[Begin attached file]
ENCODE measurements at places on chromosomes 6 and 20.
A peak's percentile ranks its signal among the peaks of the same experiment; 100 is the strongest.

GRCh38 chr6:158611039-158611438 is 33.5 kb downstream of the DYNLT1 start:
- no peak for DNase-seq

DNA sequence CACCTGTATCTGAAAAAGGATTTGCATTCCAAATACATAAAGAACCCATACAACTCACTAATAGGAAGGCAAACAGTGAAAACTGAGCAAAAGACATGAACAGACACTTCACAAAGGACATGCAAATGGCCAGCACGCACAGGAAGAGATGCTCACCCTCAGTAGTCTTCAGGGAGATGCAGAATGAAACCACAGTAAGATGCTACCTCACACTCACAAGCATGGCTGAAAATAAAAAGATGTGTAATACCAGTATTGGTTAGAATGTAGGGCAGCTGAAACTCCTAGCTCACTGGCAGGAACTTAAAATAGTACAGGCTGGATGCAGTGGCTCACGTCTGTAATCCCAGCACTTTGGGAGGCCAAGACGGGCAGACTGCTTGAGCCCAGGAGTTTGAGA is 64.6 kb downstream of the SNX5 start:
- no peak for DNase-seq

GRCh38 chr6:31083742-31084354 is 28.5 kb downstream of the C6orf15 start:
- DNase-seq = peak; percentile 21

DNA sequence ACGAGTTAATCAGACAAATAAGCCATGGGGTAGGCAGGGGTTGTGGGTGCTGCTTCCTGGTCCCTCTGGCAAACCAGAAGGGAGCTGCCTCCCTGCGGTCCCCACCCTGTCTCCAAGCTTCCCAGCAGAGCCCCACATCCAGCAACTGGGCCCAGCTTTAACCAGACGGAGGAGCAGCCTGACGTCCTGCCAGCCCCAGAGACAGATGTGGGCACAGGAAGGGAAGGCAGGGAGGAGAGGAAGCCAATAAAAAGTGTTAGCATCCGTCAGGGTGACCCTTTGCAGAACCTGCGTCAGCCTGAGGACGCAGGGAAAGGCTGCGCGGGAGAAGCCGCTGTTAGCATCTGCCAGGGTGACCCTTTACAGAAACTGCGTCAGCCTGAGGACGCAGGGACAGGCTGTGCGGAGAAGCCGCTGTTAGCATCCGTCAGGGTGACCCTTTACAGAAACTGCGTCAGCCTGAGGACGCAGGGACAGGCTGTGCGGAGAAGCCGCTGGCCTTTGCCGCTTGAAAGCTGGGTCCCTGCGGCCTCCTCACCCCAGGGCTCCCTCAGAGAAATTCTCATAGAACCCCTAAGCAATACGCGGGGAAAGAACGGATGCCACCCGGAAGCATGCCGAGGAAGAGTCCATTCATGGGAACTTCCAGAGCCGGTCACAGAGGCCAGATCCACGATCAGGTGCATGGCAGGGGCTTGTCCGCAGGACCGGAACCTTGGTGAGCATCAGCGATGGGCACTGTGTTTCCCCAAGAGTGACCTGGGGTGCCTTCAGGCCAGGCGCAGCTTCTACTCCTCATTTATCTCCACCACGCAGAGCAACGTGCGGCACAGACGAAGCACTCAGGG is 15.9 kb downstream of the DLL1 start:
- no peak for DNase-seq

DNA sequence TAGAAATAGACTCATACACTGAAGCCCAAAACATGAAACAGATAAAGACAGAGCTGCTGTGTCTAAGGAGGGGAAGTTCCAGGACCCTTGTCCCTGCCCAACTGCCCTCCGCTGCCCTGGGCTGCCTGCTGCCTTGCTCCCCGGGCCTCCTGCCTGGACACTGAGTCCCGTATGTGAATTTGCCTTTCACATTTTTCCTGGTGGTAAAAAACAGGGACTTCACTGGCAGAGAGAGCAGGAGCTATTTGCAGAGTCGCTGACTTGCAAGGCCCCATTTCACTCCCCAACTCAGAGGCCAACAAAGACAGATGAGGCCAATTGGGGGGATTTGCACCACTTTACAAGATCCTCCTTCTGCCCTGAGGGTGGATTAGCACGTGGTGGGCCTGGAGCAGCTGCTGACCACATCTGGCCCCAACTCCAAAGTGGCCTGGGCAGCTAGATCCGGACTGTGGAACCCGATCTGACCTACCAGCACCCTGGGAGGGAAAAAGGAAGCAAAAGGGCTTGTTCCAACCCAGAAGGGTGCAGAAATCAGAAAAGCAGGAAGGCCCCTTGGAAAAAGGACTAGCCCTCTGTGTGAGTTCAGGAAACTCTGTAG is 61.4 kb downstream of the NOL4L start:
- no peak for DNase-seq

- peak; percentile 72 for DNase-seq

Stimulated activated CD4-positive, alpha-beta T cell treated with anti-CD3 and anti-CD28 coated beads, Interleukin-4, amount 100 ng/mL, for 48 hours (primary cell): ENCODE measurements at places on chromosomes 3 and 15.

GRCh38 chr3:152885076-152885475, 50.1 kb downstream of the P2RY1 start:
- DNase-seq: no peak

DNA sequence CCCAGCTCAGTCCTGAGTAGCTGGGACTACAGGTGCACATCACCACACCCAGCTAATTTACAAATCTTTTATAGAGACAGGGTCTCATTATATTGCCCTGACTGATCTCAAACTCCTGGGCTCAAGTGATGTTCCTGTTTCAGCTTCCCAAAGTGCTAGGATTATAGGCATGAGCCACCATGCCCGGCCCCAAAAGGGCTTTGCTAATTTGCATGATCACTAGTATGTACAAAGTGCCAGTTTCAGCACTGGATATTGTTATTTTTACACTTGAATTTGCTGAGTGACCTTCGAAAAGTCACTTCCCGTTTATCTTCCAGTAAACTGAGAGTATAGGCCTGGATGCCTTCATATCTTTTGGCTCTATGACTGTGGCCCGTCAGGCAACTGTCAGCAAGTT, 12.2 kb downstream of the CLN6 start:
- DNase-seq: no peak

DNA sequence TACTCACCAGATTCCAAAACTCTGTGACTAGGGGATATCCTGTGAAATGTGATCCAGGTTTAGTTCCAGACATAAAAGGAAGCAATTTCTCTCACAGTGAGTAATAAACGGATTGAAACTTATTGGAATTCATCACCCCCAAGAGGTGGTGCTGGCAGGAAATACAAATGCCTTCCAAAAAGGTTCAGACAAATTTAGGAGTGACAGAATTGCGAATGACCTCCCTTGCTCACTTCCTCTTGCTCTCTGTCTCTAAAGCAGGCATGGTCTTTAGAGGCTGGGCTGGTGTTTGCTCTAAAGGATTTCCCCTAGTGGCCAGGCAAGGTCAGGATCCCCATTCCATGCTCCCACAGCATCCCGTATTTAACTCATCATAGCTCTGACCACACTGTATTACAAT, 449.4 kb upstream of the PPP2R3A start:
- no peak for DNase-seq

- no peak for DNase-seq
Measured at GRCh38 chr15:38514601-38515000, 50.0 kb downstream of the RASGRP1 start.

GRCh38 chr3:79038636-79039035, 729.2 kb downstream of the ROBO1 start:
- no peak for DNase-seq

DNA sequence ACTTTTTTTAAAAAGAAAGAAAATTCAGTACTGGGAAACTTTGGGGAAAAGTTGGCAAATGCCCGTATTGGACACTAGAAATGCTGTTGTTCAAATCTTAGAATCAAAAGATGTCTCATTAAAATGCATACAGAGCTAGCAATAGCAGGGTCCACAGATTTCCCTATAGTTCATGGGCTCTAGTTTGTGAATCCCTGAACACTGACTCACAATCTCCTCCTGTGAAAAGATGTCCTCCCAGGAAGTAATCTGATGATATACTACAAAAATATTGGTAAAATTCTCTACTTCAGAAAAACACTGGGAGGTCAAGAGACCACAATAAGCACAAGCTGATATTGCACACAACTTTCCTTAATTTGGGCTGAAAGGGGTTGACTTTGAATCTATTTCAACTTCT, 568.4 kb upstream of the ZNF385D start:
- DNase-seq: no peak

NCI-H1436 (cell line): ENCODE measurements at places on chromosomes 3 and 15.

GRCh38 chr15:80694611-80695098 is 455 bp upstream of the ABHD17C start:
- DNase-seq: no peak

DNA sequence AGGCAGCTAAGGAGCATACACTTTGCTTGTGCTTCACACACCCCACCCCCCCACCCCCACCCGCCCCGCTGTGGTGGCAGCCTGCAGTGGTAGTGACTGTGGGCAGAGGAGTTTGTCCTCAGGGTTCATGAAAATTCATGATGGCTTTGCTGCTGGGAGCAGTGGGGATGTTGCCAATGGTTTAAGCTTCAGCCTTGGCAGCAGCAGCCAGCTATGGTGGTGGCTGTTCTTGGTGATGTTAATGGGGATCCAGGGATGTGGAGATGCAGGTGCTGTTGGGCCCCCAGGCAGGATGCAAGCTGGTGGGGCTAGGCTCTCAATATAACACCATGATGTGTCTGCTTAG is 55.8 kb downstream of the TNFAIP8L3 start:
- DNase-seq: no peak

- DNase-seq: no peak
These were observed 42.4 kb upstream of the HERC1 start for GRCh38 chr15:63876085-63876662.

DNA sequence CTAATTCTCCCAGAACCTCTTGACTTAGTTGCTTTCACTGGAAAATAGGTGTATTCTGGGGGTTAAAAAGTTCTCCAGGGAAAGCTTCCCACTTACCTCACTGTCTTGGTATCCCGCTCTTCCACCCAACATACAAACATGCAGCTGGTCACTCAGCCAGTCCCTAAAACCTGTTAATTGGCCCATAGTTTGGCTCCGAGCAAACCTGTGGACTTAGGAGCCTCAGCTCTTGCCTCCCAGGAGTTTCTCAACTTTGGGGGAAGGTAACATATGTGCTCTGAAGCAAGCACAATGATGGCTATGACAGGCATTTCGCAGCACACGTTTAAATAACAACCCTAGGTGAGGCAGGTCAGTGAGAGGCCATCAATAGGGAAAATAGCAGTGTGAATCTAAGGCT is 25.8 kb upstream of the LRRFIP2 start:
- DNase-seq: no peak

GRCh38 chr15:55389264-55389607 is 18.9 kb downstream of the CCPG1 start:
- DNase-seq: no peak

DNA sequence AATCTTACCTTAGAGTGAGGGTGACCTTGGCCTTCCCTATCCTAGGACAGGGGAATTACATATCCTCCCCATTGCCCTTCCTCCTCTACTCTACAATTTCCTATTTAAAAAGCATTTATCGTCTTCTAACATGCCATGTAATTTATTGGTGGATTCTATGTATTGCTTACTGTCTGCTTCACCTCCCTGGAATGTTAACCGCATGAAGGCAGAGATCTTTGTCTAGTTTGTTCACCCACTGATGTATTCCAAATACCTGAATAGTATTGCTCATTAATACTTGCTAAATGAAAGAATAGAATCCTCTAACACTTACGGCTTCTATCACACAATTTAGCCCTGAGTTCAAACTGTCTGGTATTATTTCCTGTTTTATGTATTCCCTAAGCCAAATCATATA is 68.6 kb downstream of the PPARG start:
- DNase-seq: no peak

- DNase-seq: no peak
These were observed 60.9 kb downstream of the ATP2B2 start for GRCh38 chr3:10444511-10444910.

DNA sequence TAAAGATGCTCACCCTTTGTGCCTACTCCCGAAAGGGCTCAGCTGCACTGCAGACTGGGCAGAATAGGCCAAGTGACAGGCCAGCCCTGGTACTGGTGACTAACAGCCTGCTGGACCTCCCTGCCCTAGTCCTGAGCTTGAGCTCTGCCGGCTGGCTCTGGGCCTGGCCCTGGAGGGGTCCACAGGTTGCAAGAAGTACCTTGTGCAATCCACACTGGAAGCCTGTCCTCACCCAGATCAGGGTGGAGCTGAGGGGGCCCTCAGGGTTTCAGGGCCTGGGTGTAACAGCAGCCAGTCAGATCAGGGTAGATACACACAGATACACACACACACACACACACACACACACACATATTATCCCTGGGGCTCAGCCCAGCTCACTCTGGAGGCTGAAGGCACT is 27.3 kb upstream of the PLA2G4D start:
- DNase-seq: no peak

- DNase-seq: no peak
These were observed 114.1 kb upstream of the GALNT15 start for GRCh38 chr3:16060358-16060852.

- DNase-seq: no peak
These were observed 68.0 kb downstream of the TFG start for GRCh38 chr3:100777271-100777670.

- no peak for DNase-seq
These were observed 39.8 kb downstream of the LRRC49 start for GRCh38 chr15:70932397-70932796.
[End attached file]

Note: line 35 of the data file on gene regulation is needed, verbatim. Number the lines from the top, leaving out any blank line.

- DNase-seq: no peak